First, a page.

It’s possible you already know water is the human body’s major single component this is the same for the human brain and critical for life. Various factors usually determine the length of time a human being can survive without water. In extreme conditions, you should expect death to be rapid, such as a runner exercising hard in the hottest weather.
In such conditions, the individual can dehydrate and as the body overheats he or she could die in a couple of hours without proper hydration. On the other hand, an adult who is in a comfortable environment is able to survive for 7 days or more without water or with a limited intake of the precious liquid.
Water balance critical
For humans to remain healthy, water balance needs to be maintained, meaning that water intake has to make up for a loss of the liquid. We acquire water from drinking it directly and in food before losing it in the form of urine and sweat with faeces also containing a little amount. Water loss also takes place during exhalation since the air exhaled is usually saturated with water. This can be observed on a very cold day where the condensation of the water within the air takes place.
High temperature and extreme conditions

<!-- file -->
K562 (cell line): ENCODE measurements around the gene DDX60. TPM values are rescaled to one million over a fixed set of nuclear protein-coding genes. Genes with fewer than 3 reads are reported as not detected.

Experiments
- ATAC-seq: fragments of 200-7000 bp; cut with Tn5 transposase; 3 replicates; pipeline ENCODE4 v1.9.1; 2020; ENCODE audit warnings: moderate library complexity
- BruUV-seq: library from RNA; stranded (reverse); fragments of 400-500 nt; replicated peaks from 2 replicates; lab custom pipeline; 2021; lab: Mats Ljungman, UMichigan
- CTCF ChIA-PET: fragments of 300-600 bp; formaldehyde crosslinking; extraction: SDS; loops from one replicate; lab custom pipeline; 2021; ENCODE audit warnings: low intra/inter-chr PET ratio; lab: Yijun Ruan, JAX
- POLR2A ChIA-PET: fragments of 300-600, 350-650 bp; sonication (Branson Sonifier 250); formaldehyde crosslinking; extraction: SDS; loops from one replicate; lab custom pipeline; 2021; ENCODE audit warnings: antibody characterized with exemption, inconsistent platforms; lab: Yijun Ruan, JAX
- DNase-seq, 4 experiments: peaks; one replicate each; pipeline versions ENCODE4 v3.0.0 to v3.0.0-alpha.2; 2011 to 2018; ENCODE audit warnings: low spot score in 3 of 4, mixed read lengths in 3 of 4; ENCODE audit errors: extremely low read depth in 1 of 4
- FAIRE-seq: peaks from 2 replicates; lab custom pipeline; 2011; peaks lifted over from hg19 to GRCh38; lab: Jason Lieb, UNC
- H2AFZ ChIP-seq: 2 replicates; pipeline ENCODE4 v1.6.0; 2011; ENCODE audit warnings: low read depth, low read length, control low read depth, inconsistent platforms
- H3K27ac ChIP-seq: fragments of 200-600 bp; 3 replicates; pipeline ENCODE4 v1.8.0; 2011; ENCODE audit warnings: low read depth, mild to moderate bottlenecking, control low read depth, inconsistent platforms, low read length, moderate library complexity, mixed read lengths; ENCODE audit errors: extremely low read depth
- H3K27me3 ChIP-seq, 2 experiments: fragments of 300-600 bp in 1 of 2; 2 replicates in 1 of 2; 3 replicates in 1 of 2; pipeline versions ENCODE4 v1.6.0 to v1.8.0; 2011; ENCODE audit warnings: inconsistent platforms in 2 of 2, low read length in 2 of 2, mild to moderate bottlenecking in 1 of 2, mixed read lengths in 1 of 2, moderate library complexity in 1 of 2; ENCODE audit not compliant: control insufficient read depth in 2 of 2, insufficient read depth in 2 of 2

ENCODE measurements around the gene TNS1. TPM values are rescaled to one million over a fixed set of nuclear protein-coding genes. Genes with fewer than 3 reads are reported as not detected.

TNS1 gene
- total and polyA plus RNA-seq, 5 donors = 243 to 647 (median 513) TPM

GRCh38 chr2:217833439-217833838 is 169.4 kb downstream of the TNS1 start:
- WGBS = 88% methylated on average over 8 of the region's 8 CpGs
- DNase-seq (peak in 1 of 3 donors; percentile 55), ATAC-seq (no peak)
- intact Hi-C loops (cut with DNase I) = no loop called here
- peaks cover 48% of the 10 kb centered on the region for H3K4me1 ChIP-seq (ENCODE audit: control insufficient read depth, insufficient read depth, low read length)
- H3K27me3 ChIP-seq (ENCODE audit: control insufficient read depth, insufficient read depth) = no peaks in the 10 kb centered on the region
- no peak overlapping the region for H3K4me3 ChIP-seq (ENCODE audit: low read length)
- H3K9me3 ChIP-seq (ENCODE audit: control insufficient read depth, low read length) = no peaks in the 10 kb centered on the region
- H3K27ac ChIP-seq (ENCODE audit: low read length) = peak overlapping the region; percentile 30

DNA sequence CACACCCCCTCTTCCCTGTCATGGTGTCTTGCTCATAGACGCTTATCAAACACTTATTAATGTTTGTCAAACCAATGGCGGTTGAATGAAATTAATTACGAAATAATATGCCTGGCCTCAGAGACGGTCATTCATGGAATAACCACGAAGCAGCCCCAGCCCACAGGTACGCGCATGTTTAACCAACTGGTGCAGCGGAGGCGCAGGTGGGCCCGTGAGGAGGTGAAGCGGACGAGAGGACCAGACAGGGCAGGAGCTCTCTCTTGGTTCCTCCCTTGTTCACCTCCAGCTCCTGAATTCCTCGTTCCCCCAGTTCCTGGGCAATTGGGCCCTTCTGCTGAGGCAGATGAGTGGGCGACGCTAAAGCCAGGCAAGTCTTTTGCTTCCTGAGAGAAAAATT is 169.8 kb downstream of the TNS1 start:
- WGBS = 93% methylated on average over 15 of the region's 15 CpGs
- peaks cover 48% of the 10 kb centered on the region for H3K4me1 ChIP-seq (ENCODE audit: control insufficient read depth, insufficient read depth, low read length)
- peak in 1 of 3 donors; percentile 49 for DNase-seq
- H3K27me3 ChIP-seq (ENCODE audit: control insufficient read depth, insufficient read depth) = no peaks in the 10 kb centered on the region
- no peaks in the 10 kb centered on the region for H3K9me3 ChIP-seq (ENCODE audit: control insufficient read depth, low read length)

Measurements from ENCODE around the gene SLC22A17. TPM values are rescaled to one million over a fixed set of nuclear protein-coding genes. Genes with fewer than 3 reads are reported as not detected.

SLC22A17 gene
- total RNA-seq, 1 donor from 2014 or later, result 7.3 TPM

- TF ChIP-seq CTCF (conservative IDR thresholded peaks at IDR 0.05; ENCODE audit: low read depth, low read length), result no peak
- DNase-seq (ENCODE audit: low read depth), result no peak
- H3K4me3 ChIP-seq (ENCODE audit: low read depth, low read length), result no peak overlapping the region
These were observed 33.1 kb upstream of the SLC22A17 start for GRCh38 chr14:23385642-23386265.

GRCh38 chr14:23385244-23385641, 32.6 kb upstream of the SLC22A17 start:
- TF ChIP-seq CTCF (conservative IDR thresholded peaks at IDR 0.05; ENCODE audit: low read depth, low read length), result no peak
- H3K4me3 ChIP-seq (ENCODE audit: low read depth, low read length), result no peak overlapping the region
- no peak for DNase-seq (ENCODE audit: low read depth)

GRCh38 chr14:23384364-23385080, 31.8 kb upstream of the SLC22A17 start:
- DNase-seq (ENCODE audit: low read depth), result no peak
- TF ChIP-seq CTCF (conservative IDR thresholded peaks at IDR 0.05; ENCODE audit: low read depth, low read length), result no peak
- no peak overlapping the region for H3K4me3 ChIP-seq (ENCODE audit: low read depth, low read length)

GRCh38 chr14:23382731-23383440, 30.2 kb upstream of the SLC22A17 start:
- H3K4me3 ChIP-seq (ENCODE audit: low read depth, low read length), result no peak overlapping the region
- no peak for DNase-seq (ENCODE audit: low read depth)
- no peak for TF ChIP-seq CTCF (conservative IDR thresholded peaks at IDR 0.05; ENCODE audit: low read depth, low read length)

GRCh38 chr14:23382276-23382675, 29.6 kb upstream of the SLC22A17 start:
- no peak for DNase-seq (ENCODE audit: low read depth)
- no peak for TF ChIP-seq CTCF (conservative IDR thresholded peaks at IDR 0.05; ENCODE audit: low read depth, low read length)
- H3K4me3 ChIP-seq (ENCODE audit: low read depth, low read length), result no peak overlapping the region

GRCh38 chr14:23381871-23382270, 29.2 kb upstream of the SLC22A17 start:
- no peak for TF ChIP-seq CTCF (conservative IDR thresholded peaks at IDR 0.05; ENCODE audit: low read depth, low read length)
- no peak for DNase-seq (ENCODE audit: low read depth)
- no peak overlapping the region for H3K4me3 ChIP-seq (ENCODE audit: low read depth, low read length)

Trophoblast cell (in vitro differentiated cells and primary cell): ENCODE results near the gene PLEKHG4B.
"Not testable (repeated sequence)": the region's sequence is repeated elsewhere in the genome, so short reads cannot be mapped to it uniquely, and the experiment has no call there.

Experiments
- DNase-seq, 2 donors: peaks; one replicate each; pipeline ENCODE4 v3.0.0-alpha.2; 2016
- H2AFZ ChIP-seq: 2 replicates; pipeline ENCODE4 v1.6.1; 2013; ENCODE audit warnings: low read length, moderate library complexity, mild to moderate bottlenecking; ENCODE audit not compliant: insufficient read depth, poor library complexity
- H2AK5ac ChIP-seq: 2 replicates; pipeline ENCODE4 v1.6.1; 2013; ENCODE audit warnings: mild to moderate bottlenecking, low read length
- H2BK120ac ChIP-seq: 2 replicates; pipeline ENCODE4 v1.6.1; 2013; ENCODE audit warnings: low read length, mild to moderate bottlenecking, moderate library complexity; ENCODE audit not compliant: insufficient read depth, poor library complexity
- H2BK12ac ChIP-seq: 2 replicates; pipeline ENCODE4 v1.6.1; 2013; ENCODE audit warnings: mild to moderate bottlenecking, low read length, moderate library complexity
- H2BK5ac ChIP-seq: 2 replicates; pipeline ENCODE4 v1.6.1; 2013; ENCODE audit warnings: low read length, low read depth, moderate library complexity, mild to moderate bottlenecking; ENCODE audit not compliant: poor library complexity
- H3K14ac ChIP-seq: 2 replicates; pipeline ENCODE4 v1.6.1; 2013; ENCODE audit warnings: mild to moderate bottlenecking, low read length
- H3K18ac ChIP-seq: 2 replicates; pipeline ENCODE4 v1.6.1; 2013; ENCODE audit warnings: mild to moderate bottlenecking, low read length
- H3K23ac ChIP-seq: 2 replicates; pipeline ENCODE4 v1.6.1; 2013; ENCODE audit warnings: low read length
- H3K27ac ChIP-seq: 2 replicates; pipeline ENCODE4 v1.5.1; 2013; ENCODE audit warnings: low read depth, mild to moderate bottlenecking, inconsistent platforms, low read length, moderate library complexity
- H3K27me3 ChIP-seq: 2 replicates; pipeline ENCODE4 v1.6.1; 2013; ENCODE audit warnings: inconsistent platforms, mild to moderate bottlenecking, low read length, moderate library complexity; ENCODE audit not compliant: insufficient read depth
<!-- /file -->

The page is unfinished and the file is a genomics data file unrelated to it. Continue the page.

If people are exposed to hot surroundings or engage in vigorous exercises, the result is an increase in temperature within the body. Sweating is the only human physiological mechanism that keeps them from overheating. As sweat evaporates, blood within vessels is cooled within the skin cooling the whole body. An adult exposed to extreme conditions produces about a litre and a half of sweat every 60 seconds.
Water must be replaced
In case lost water is not replaced, it’s possible for the entire body fluid volume to reduce rapidly, which can also be very dangerous if in the process the volume of blood also drops. Once this has happened the result will be soaring body temperature, zero sweating and decrease of blood pressure due to low volume of blood. In such circumstances, the person can die rapidly. Since children have a bigger skin surface in contrast with volume ratio, they are highly susceptible to quick dehydration and overheating.
Overheating and dehydration
Every year, overheating and dehydration send thousands of people to A& E departments. Also, kidney failure, excessive vomiting and diarrhoea are also a serious cause of dehydration. Humans can remain hydrated through an intake of diverse fluids as well as water, although there are exceptions; intake of alcohol brings about dehydration as ethanol slows down the level of AVP (arginine vasopressin), an anti-diuretic hormone. This raises the volume of urine to a point where there is a loss of water than water taken in with the alcoholic beverage.